12. Tumor Lysis Syndrome (TLS following intrathecal chemotherapy in a child with acute myelogenous leukemia (AML

    Directory of Open Access Journals (Sweden)

    Chana L. Glasser, MD

    2017-01-01

    Full Text Available Tumor Lysis Syndrome (TLS is a well-known complication of induction therapy for hematologic malignancies. It is characterized by rapid breakdown of malignant white blood cells (WBCs leading to metabolic derangements and serious morbidity if left untreated. Most commonly, TLS is triggered by systemic chemotherapy, however, there have been case reports of TLS following intrathecal (IT chemotherapy, all in patients with acute lymphoblastic leukemia (ALL/lymphoma. Here, we report the first case of a patient with acute myelogenous leukemia (AML who developed TLS following a single dose of IT cytosine arabinoside (Ara-C.

  13. [Hypoglycemia induced by a solitary fibrous tumor of the lung or Doege-Potter syndrome: Report of one case].

    Science.gov (United States)

    Soutelo, Jimena; Moldes, Sofía; Martin, Ayelén; Lutfi, Rubén; Leal Reyna, Mariela

    2016-01-01

    We report the case of a 75-year-old man who was admitted to the hospital with symptoms of severe hypoglycemia. He had a history of solitary fibrous tumor diagnosed by Pathology after its complete surgical resection eight years before. The laboratory examination reported hypoglycemia with inhibited Insulin secretion. A computed tomography of the thorax revealed a large solid heterogeneous mass in the left hemithorax. Solitary fibrous tumor is a rare neoplasm. The association of solitary fibrous tumor and paraneoplastic hypoglycemia is known as Doege-Potter syndrome and occurs in less than 5% of all solitary fibrous tumors.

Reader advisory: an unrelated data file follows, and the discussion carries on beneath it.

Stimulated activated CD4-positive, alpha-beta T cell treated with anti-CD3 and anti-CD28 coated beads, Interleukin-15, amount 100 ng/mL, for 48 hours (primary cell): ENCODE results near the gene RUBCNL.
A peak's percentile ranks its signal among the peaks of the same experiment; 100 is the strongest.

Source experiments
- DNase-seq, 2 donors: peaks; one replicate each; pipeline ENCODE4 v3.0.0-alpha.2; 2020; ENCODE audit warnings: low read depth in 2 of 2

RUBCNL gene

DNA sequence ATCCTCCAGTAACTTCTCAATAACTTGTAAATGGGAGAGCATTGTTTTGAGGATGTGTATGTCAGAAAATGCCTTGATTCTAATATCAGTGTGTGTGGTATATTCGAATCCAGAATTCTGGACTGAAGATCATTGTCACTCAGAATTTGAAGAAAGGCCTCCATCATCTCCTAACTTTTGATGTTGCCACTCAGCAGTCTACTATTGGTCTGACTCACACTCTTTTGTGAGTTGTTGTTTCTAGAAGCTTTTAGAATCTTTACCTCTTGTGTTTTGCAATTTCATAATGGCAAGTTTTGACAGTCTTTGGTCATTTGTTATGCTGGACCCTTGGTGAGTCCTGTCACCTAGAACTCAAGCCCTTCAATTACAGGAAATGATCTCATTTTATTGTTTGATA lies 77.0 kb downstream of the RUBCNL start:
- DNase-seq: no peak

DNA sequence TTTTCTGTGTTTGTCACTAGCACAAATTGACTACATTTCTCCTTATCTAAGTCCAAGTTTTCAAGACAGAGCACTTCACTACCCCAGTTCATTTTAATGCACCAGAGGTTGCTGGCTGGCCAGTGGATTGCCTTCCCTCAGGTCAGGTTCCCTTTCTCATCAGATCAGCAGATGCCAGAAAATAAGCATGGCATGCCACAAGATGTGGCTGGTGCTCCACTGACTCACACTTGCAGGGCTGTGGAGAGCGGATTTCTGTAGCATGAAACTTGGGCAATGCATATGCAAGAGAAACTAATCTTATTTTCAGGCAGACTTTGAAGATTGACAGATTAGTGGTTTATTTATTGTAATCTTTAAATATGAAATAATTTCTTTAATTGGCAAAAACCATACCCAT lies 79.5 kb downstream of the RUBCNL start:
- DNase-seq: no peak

14. Treatment and prevention of tumor lysis syndrome in children. Experience of Associazione Italiana Ematologia Oncologia Pediatrica.

    Science.gov (United States)

    Pession, Andrea; Barbieri, Eveline

    2005-01-01

    Hyperuricemia and tumor lysis syndrome (TLS) are complications that can arise from treatment of rapidly proliferating and drug-sensitive neoplasms. Clinical trials have shown rasburicase, a recombinant urate oxidase to be more effective than allopurinol for the prevention and treatment of malignancy-associated hyperuricemia. We investigated the safety and efficacy of rasburicase in the AIEOP centers' experience. We reviewed the data of 26 children with malignancy at risk for TLS, submitted to treatment (group 1) or prophylaxis (group 2) of acute hyperuricemia with rasburicase (0.20 mg/kg intravenously daily) for a median period of 4 days. Rasburicase produced a significant decrease in uric acid concentrations in all the patients. The control of uric acid levels was obtained in both the groups within 24 h of the first dose with a response rate of 100% (group 1) and 93% (group 2). Normalization of creatinine and phosphorus levels was obtained in 5 and 4 days respectively. Tolerance was excellent without toxicity. These data confirm that rasburicase is a safe, highly and rapidly effective agent in the treatment and prevention of malignancy-associated acute hyperuricemia and could be considered the treatment of choice to prevent tumor lysis syndrome in children at high risk for this metabolic complication.